Comments (0)
Interviews |  08 Jul 2008 14:20 |  By ShabanaAli

Azal band member Ehtasham - 'The most important thing for us is get noticed and reach out to the audience'

After rocking the Pakistani music scene with 'Aisi Taisi', Azal, the band has come down to India to work their magic on the Indian audiences.

The band comprises Ali Rajab, Ehtesham (aka ET), Sameer and Shabi. In conversation with's Shabana Ali, ET reveals more about the band and future projects.



What is the album about?

Azal is all about good music. The album is alternative progressive pop rock genre. The melodies are eastern, with colours of Pakistani and Indian music. The songs are fused with modern and western melodies.

It has 10 tracks which encompass the chemistry between Pakistan and India. We believe that we are the sons of the soil and it's more about the music of the soil. We are targeting the mass market of both Pakistan and India, which people can easily relate to and enjoy, which is very important to us.

Why the name Azal?

It's a Persian word which means beginning of the beginning. Our album's title is a route to infinity. So, it's the music journey we are enjoying. Music for us is everything, we live, eat and sometimes even sleep music. Azal is all about the passion of the music in us.

How long did it take you to form the band and make the album?

Well, it all started six years ago. We worked for production houses in Karachi where we worked for dramas, jingles, promos etc. I used to be an editor there and Shabaz was the music head of the department. We used to sit around and chat about music there. Then Rajab came up with a solo song for different channels which got a huge response from both India and Pakistan. Then we thought that if we have the talent, we should make a collaborative effort which we could just give a name to. That's how Azal came up.

Then, we decided to live together to understand each other and each other's thoughts. We stayed together for two to three years and then made the melodies and songs. Then we were ready to launch the album.

How do you divide the responsibilities amongst yourselves?

I work on the tunes, lyrics as well as vocals. Rajab Ali Khan comes from the Gwalior family and is the grandson of Ustad Mubarak Ali Khan. He is the lead vocalist as well as writes melodies. Azal is the brainchild of Shahbaz Ali Khan. He is behind the arrangements, sequencing and compositions. He is the producer of our album, Road to Infinity. Sameer Ahmed plays bass guitars, has played rhythm on the album and is the co-producer of our album. Azal is a unit and all of us are involved with the process of making this album.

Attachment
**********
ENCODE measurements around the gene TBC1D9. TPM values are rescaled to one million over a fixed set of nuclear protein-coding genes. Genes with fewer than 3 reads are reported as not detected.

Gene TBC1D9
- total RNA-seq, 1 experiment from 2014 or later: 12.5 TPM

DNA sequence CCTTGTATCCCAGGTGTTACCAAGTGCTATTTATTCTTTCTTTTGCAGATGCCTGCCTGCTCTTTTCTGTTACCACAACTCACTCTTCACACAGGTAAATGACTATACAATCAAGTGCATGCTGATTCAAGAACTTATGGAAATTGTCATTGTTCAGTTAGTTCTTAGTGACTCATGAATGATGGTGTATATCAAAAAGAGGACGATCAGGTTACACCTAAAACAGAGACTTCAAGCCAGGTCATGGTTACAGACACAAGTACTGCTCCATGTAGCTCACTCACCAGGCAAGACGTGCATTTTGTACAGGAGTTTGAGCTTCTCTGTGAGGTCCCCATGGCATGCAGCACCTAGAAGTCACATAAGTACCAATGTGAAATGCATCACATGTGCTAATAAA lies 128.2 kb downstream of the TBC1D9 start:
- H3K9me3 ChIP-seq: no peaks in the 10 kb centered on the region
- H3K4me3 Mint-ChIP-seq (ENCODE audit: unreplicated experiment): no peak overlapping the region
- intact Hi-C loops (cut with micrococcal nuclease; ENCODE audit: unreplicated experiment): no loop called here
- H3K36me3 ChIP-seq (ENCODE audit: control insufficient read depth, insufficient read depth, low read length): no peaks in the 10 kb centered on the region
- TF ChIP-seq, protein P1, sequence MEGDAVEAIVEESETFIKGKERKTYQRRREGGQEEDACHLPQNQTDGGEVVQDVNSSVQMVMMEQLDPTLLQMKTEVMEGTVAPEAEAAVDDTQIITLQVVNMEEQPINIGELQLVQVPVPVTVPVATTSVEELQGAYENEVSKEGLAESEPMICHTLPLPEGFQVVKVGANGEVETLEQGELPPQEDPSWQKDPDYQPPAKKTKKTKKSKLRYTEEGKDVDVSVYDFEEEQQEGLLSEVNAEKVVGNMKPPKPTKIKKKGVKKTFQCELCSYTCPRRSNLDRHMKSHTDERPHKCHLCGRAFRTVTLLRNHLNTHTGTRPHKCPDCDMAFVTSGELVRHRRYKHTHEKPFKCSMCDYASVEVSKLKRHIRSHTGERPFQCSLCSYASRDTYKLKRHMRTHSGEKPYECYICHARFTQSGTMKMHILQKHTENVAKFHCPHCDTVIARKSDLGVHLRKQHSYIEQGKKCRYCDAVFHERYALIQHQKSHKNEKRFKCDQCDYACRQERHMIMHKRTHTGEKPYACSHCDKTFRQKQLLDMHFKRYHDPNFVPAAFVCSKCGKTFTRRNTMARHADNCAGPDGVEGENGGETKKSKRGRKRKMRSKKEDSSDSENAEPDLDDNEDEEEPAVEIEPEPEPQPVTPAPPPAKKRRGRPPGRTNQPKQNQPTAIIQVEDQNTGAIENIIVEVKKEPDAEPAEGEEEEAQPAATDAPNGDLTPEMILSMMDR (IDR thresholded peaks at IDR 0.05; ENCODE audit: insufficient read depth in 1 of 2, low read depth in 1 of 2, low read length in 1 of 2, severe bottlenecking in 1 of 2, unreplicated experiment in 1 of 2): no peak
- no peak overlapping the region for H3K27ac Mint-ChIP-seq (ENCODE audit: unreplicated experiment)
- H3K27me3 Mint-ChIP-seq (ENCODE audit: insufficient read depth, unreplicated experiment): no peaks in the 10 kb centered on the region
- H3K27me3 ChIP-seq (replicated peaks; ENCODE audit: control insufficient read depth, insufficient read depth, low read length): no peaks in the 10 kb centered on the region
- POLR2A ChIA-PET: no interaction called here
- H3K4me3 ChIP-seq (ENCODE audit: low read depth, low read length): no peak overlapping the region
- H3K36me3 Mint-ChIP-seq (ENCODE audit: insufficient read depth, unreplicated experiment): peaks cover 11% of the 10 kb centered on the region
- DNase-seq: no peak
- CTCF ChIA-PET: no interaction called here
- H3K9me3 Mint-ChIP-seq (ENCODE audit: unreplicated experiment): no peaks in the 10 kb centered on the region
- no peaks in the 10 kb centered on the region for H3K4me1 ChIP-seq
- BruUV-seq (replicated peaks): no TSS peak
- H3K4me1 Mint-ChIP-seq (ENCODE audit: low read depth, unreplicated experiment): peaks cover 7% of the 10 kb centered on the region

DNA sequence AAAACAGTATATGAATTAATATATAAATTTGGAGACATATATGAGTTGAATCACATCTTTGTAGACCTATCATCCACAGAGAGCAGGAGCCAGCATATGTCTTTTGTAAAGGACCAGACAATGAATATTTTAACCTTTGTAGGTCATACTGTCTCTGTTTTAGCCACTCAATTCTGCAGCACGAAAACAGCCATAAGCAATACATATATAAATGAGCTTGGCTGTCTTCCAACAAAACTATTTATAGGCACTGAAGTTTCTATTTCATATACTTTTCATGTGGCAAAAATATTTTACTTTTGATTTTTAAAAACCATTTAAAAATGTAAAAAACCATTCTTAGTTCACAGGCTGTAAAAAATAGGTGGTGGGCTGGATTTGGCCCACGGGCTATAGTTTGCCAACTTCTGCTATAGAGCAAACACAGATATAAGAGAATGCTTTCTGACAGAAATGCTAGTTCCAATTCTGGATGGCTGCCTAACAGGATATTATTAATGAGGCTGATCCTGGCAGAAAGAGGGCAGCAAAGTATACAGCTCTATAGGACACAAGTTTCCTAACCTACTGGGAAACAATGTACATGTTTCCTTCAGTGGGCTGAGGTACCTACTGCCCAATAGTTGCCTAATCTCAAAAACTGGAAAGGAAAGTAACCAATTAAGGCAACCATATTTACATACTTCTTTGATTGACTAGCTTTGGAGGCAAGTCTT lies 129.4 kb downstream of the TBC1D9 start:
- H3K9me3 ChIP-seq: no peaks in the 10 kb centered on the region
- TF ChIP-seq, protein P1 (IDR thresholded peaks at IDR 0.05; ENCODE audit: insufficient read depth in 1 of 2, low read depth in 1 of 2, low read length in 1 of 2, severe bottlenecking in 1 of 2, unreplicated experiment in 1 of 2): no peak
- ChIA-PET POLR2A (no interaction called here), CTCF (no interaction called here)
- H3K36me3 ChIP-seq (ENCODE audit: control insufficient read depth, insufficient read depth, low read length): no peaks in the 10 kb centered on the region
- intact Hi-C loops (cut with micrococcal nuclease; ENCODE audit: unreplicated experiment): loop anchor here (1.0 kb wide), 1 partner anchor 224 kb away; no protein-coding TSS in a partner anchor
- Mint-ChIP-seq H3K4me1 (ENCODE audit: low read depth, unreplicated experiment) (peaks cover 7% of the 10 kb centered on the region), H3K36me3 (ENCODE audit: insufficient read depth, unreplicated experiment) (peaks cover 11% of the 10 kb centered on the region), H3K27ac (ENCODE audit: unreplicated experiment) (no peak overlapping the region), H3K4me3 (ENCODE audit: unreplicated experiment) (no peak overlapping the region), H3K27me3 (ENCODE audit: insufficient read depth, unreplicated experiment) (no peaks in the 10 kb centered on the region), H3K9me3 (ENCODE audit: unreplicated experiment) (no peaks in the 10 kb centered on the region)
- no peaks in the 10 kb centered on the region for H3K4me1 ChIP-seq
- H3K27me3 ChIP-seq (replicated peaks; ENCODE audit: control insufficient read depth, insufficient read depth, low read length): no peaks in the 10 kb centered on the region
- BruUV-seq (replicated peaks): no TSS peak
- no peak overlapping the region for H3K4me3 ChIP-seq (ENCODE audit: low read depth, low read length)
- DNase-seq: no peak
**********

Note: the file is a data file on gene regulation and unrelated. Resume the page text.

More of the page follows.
Why did you Times Music to launch your album in India?

We pitched for every label in India. The response from Times was very good. The offers and spots they were giving to us were phenomenal and were willing to give us a very good platform.

In Pakistan, we released our album in May with The Muzik records, while, in the USA, we launched it with Sangeet records.

What is the music scenario in Pakistan currently?

It's booming. People are coming from all around Pakistan with music albums. In Pakistan, the pop scenario is very much the trend. And, it's not just now, it's been there from the 70's.

The music scenario in India is Bollywood dominated. Do you think pop albums stand a chance in this crowded marketplace?

Yes, we are aware of the fact. In fact, Bollywood music is big, both in India and Pakistan. But definitely, we have an edge in Pakistan, whereas in India, only outstanding bands like Silk Route, Euphoria and some more have made it big.

What we are offering is youthful music which is likely to click with the audience.

Are you happy with the royalties you get out of such albums?

In the US, we have a royalty share according to the contract. But even then, the US market is not that big for us. We are mostly targeting the Indian and the Pakistani markets, where we don't get a share of the royalties. The most important thing for us is get noticed and reach out to the audience. Things are very organized in the US, which is not the case in India and Pakistan.

Why do we see so many Pakistani singers on the Indian music scene nowadays?

Why not? It's very important for singers to reach out to all types of audiences. Both countries speak the same language and feel the same. We are just divided with a political line. Why should we not communicate well with people on the other side?